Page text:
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Microsoft To Kick Off Its New Financial Reporting This Month

Microsoft Corp. announced upcoming changes this week that will affect the structure of its financial reports going forward.

The changes were described by Microsoft as aligning the company's financial reporting with its CEO communications, something the company is required to do. In 2013, under CEO Steve Ballmer, Microsoft instituted a financial reporting revamp, creating five business segments. Later, it added a sixth one. Now, under CEO Satya Nadella, Microsoft is planning to consolidate the current six segments into three segments.

The three new business segments, appearing in the next earnings report, will be as follows:  

  • Productivity and Business Processes, which includes Office commercial and consumer products and services, plus Dynamics products and services, and Office 365 services such as Exchange, SharePoint and Skype
  • Intelligent Cloud, consisting of server products (such as Windows Server, SQL Server and System Center) plus services, as well as "Enterprise Services"
  • More Personal Computing, which covers Windows, devices (Surface and phone), gaming (Xbox) and search.

This new structure will show up in Microsoft's fiscal 2016 Q1 earnings report, which is scheduled for publication on October 22. However, the old report structure will accompany it for comparison purposes, although just for this Q1 quarter.

In a September 29 conference call, explaining the changes, Microsoft published the following slide, showing how its old Device and Consumer (D&C), Commercial Licensing and Commercial Other segments map to the new reporting structure:

[Click on image for larger view.] Microsoft's old financial reporting structure mapped to the three new business segments. Source: Microsoft Investor Relations' September 29 slide deck.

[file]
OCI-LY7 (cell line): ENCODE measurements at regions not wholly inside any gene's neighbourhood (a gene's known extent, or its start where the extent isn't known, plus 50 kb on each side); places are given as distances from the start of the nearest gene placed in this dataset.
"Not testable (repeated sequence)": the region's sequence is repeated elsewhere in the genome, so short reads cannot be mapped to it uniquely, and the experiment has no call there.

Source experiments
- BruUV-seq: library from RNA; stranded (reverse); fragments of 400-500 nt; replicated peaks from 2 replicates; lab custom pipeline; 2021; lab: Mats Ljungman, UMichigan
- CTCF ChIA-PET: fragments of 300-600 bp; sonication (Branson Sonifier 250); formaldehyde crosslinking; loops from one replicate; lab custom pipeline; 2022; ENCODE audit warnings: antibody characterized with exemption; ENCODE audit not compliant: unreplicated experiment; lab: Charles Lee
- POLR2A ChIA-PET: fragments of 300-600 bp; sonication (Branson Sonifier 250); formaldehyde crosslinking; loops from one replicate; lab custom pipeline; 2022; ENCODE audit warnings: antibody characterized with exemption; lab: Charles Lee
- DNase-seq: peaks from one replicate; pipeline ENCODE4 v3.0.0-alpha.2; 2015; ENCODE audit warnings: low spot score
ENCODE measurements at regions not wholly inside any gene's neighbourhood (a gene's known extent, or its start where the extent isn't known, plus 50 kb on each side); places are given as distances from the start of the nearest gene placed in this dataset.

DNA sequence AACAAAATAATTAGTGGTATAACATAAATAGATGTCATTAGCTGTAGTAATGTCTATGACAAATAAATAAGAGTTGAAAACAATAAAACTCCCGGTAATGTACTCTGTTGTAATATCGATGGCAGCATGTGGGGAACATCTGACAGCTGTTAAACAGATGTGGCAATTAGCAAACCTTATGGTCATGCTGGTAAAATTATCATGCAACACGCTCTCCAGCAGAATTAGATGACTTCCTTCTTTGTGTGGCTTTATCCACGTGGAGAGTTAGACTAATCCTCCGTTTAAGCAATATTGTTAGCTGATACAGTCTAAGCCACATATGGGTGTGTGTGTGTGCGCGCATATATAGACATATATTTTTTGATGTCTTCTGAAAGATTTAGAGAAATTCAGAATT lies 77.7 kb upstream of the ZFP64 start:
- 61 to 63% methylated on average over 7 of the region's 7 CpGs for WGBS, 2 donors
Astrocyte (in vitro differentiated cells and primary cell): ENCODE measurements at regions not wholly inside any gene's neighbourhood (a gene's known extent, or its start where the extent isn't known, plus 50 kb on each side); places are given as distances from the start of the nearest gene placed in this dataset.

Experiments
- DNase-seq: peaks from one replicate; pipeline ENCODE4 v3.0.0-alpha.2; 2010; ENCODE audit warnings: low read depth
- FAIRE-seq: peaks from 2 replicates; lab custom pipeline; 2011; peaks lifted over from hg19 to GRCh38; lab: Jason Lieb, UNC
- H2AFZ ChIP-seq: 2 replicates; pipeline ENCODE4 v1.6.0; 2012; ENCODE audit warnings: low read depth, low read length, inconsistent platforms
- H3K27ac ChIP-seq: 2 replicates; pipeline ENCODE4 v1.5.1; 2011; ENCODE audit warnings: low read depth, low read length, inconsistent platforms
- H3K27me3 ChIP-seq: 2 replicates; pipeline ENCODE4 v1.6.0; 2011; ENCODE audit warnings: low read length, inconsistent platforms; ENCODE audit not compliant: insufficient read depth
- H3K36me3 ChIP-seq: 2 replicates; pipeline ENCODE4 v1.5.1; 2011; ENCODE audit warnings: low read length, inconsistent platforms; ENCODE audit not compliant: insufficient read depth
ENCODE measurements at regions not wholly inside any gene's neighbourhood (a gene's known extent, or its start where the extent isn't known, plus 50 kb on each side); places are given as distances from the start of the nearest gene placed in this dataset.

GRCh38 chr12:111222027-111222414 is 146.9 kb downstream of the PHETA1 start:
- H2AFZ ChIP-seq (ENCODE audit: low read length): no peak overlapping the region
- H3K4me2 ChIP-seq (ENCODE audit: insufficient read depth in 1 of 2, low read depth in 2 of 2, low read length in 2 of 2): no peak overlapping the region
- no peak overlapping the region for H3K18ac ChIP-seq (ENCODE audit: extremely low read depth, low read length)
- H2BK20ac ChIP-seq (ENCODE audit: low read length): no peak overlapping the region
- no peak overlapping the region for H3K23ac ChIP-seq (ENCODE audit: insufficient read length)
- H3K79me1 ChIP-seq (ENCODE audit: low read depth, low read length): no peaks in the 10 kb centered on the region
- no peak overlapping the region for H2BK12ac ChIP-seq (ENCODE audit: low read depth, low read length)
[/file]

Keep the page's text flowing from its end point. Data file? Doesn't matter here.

Some distinctions seem to get blurred under the new reporting. For instance, the new structure combines consumer and business Office licensing. Chris Suh, Microsoft's general manager of Investor Relations, said during the conference call that Microsoft plans to break out some of those numbers. For instance, he said that Microsoft will report Office 365 consumer subscriber numbers in future reports.

The new reporting structure also appears to obscure Microsoft's server licensing numbers compared with its services subscription numbers. Suh said that Microsoft plans to report its "commercial cloud annualized revenue run rate" as a "quarterly metric" going forward. He also promised clarity on server products in coming reports, although Microsoft's past financial reports typically did not provide an exact breakdown on server numbers.

It appears that Microsoft will report Windows Phone earnings. In addition, that number will get bumped up with "related patents." Microsoft seems to have recently ended its legal skirmish with Google over mobile software patents. However, it continues to push its intellectual property claims in the space. For instance, the company this week announced an expanded cross-licensing deal with ASUS on Android-based tablets and phones. Part of the deal involves installing Office on ASUS Android-based devices.

Microsoft is continuing its "Corporate and Other" reporting segment, which is typically an expense segment rather than a revenue generator. However, in future reports, Microsoft plans to push information such as its "Windows 10 revenue deferrals" into that segment, according to Frank Brod, Microsoft's chief accounting officer, during the conference call. Typically, that's deferred revenue due to promotions and deals.

About the Author

Kurt Mackie is senior news producer for the 1105 Enterprise Computing Group.

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